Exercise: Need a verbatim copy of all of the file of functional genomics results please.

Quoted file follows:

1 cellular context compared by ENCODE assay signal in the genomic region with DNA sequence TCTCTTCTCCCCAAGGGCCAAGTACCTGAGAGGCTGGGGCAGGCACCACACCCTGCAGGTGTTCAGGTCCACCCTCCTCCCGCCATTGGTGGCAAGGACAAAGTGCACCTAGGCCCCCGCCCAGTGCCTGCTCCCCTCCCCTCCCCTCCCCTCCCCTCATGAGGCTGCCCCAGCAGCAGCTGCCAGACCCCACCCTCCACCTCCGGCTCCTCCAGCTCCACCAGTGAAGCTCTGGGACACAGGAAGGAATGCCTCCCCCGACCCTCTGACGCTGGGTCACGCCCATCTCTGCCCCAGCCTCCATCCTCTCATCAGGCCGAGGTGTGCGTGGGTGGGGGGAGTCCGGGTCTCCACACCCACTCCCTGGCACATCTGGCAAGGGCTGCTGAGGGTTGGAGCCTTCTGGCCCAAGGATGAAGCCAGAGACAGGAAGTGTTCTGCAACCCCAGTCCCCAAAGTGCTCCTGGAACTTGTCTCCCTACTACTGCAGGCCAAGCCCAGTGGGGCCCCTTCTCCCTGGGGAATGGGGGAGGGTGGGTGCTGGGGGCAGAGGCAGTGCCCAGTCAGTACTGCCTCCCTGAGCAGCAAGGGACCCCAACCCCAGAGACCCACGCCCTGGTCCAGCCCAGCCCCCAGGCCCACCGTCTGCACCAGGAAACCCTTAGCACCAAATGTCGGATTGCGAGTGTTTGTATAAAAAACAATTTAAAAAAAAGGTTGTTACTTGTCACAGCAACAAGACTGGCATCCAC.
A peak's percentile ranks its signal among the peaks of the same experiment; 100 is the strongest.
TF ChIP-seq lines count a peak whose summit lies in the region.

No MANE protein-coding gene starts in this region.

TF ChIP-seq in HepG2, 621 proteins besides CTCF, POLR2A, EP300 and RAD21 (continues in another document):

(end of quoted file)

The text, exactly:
1 cellular context compared by ENCODE assay signal in the genomic region with DNA sequence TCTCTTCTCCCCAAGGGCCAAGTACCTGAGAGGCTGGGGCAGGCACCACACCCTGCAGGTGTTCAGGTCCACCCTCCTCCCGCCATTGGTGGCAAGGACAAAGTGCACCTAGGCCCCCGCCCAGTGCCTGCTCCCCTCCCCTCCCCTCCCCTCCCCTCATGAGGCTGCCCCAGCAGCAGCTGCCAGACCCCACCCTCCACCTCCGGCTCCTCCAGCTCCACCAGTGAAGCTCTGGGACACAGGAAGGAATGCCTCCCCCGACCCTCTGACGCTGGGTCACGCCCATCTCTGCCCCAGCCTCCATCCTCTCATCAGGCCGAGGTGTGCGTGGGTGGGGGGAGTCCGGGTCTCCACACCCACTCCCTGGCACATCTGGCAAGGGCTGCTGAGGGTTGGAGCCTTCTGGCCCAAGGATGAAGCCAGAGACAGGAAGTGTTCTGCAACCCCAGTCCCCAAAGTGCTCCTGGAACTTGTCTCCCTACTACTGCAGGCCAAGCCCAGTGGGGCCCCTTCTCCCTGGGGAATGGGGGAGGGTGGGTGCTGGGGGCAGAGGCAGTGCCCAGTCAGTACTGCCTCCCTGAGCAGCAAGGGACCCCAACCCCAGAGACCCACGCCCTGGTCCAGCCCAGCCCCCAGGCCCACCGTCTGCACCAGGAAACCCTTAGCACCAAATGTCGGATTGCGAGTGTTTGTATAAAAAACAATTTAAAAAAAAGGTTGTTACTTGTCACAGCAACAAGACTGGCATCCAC.
A peak's percentile ranks its signal among the peaks of the same experiment; 100 is the strongest.
TF ChIP-seq lines count a peak whose summit lies in the region.

No MANE protein-coding gene starts in this region.

TF ChIP-seq in HepG2, 621 proteins besides CTCF, POLR2A, EP300 and RAD21 (continues in another document):